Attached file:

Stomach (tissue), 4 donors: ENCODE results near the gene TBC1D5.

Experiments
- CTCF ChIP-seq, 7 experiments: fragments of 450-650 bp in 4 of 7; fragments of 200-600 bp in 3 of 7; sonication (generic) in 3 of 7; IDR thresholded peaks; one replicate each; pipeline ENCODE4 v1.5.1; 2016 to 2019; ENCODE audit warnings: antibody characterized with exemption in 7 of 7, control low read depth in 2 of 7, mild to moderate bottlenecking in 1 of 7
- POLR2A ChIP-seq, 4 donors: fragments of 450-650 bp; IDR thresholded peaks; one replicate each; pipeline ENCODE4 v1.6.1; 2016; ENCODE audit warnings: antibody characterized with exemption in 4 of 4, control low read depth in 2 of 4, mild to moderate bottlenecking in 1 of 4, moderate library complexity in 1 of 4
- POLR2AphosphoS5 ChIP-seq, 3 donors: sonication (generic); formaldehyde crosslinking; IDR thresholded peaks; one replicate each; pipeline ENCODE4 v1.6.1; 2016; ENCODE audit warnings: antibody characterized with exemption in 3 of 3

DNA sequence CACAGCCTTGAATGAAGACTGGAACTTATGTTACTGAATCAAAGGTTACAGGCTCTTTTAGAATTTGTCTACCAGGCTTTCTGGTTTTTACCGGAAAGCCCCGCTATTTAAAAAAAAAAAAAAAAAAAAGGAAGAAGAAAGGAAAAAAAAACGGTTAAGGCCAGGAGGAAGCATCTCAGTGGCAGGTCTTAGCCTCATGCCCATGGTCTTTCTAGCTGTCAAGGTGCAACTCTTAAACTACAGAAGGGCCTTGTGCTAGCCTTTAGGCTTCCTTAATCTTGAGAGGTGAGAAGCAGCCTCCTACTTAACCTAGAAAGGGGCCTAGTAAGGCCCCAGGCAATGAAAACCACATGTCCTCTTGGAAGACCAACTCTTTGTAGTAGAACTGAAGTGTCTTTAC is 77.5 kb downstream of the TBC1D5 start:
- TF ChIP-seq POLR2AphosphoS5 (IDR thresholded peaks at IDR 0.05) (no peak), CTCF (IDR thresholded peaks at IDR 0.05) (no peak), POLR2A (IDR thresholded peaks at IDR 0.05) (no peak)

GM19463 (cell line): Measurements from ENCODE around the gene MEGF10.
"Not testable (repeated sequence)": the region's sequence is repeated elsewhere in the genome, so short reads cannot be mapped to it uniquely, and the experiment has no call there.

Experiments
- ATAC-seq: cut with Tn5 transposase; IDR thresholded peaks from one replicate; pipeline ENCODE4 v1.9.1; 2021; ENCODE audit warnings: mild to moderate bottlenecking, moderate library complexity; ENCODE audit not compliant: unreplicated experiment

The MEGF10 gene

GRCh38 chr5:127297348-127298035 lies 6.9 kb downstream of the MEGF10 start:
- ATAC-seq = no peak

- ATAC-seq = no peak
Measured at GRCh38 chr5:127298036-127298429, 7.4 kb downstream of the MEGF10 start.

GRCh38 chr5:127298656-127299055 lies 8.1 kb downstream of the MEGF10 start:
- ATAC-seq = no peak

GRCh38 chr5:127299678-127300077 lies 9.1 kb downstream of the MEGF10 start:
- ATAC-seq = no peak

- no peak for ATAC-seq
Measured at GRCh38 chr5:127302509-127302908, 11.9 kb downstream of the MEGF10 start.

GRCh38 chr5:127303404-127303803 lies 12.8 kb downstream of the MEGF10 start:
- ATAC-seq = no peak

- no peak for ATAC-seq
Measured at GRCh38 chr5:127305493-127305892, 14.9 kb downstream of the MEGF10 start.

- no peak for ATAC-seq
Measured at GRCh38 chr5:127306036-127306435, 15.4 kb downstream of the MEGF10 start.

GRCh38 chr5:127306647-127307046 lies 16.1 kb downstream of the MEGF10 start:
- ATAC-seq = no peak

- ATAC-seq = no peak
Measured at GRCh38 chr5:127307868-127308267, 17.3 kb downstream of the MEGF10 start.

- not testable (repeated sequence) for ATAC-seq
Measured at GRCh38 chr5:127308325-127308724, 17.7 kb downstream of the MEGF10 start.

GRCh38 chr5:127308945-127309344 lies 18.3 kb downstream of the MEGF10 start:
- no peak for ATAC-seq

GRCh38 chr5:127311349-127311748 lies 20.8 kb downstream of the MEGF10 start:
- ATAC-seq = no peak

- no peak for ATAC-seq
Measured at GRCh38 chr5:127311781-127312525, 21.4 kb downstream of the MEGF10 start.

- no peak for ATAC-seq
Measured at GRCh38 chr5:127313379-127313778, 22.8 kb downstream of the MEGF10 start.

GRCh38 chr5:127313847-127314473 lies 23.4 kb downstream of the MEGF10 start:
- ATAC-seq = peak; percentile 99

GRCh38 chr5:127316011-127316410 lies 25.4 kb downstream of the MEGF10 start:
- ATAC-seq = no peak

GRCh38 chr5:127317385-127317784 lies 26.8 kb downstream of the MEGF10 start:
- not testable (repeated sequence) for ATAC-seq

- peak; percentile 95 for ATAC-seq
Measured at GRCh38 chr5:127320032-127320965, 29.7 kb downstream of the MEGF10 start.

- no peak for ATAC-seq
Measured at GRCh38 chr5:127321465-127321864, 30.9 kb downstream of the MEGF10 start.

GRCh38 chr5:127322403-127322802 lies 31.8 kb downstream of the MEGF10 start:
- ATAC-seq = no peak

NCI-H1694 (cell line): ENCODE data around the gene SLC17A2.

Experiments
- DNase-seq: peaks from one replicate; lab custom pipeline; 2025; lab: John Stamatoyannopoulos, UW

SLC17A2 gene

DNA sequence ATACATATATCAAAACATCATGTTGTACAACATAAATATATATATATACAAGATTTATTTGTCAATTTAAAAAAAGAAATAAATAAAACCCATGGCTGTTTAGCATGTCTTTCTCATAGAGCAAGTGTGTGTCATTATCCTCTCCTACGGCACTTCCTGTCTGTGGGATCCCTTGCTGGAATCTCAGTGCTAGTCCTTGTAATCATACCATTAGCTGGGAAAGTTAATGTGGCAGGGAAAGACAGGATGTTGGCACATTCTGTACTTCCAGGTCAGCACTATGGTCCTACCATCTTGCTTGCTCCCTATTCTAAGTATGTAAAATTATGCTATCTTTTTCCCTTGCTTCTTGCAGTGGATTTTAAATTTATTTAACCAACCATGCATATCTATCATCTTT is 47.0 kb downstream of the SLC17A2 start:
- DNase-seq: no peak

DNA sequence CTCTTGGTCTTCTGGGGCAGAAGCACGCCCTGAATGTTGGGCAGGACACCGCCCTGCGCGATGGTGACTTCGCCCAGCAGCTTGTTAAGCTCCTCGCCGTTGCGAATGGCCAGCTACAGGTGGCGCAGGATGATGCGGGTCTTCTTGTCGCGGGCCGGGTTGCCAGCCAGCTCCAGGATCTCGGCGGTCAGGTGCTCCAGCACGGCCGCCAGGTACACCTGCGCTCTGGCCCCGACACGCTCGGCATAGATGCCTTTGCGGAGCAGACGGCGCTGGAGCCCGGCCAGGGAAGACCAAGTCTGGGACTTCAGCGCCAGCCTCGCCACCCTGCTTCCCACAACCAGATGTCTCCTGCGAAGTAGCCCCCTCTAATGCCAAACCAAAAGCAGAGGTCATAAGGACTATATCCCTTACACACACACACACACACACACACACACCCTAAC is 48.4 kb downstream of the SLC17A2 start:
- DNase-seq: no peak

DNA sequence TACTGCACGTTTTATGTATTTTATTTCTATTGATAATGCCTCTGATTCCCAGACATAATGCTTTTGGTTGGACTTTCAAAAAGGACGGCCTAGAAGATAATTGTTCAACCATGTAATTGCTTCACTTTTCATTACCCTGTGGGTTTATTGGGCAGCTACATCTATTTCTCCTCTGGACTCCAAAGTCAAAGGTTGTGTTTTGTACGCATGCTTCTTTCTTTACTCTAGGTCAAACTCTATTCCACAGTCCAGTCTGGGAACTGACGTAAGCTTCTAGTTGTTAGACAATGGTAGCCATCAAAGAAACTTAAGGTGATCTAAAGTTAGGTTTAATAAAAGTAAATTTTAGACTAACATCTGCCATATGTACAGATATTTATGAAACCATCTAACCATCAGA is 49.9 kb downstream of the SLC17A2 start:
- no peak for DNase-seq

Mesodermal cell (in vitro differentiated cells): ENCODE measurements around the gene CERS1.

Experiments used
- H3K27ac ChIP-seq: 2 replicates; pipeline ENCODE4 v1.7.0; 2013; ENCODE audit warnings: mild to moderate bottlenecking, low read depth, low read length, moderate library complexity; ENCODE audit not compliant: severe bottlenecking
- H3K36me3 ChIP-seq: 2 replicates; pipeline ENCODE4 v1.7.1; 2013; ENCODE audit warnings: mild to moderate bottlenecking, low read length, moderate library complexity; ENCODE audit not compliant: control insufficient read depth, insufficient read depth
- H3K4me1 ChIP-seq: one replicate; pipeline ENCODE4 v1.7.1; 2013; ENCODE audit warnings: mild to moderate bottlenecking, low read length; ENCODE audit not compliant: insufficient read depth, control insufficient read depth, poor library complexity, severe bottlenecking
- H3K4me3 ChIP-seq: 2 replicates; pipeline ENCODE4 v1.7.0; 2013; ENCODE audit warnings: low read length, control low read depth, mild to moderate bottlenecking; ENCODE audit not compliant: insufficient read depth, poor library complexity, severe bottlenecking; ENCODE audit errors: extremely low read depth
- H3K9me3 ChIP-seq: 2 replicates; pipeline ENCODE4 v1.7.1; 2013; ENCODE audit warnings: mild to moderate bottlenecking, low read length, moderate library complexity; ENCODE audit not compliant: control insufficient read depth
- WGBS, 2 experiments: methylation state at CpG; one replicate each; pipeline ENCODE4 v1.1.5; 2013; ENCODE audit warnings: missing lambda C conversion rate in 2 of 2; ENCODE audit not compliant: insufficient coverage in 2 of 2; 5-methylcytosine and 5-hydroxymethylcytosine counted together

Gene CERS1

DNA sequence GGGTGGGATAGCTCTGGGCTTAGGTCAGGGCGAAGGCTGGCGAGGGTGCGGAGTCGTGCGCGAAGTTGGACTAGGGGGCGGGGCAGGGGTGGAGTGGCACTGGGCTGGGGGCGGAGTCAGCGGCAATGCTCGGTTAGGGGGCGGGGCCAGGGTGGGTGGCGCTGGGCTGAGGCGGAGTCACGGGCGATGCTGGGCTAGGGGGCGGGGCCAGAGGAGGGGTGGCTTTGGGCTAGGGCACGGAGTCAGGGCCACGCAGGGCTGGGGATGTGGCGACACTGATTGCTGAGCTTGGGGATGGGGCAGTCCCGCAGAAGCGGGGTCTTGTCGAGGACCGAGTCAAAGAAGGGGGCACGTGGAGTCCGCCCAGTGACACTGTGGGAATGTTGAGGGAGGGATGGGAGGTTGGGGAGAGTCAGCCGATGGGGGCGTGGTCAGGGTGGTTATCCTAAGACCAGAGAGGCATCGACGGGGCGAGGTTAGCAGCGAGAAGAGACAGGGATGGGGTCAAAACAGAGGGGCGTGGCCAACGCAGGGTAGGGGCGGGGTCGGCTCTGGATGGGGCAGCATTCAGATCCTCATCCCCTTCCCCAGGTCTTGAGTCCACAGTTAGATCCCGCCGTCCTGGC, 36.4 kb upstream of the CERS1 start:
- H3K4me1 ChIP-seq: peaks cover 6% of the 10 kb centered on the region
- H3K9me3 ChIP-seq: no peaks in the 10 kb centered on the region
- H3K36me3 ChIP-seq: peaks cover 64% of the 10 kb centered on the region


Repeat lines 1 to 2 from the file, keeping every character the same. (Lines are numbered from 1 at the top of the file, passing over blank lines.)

Stomach (tissue), 4 donors: ENCODE results near the gene TBC1D5.

Experiments